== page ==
There are many war memorials, of course, across this country. But, perhaps because I didn’t anticipate it, I was especially moved a few weeks ago when, almost as soon as I stepped out of the subway, I saw the Brooklyn War Memorial.
The granite and limestone memorial, designed by Stuart Constable, Gilmore D. Clarke, and W. Earle Andrews, spans the width of Cadman Plaza Park (see my post about the latter here). The photo accompanying this post shows only one of the two larger-than-life-sized, high-relief figures by sculptor Charles Keck (1875–1951). It is, in keeping with those honored today on Veterans Day, a male warrior.
The other high-relief figure is a woman with a child. She is, in her way, as powerful a symbol as the soldier, representing the families that these warriors sought to defend, as well as the figures who worried and prayed at home for the safe delivery of their husbands, sons, and brothers.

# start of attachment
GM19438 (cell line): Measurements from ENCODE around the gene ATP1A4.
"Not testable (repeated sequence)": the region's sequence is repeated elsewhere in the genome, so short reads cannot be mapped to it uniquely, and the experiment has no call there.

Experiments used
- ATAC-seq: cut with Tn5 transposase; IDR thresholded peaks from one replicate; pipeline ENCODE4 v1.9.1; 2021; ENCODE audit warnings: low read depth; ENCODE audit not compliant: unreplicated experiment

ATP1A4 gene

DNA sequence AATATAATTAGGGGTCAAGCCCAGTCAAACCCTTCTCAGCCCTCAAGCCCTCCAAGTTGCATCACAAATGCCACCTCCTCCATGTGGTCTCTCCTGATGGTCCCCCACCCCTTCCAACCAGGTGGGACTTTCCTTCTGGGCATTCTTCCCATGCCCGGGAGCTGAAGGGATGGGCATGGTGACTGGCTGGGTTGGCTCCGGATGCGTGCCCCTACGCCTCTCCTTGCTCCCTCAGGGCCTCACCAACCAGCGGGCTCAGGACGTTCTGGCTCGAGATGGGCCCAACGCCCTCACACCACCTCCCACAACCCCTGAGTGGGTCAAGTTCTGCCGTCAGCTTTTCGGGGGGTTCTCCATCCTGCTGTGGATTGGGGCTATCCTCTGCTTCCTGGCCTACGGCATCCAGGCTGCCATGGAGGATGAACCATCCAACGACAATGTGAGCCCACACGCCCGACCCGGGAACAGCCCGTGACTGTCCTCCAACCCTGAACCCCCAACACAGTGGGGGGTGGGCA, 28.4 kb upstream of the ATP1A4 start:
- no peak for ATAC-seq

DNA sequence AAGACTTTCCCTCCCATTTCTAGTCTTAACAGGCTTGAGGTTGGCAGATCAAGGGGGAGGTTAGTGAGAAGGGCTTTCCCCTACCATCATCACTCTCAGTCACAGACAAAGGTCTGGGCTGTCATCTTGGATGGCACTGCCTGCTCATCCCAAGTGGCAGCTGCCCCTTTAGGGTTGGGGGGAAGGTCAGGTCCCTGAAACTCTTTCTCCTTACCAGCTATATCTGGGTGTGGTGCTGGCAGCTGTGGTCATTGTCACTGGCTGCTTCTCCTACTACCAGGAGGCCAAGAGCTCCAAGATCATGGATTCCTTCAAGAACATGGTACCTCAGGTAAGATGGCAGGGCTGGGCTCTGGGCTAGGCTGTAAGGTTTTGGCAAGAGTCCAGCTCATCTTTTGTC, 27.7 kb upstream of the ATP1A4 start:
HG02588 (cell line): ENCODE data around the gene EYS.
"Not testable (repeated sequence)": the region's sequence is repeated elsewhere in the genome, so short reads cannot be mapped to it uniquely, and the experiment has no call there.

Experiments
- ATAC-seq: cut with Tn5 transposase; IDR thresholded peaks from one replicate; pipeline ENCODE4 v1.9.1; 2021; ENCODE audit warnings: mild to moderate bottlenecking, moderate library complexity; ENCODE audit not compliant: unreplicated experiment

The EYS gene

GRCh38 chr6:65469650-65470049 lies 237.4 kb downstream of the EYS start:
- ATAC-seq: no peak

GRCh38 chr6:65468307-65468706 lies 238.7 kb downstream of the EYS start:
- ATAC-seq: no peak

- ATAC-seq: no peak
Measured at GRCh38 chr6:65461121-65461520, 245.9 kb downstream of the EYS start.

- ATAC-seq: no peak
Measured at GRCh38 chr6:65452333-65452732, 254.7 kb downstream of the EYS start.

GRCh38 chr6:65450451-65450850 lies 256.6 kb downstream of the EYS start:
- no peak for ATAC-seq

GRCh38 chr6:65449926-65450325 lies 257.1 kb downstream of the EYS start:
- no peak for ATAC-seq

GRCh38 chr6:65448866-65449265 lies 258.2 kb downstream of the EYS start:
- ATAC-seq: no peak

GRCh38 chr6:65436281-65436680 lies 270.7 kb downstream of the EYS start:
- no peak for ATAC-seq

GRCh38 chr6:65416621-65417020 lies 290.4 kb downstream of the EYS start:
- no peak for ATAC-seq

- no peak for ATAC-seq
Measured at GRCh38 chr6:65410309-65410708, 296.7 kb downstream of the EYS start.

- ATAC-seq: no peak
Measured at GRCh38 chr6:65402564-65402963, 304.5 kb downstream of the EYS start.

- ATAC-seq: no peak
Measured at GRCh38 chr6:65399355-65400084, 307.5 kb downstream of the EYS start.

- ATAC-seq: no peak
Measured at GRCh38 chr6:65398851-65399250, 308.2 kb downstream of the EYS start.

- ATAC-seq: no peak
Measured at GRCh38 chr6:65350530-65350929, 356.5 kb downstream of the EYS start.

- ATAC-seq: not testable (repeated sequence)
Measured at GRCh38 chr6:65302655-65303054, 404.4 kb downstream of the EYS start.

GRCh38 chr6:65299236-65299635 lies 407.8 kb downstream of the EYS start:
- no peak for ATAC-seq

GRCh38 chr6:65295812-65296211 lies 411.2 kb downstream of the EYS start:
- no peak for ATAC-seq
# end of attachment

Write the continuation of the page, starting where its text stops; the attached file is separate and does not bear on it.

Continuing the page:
(Sculptor Kech created another statue that may be even more famous: the one of Fr. Francis Duffy, chaplain of New York’s famed “Fighting 69th” regiment in WWI, that anchors midtown Manhattan’s theater district, as seen in this prior post of mine.)
So many of these service personnel, of course, never did return. While the memorial honors the 300,000 "heroic men and women of the borough of Brooklyn" who served in WWII, its memorial hall takes special note of the fallen by listing the approximately 11,500 names of those who never came home.
Insufficient funding put a crimp in the plans for an even larger Brooklyn War Memorial. Still, even what we see now feels immense—though certainly nothing approaching the debt that future generations owed these service personnel for ridding Europe of the pestilence of Fascism in what, for many of us, feels like another lifetime.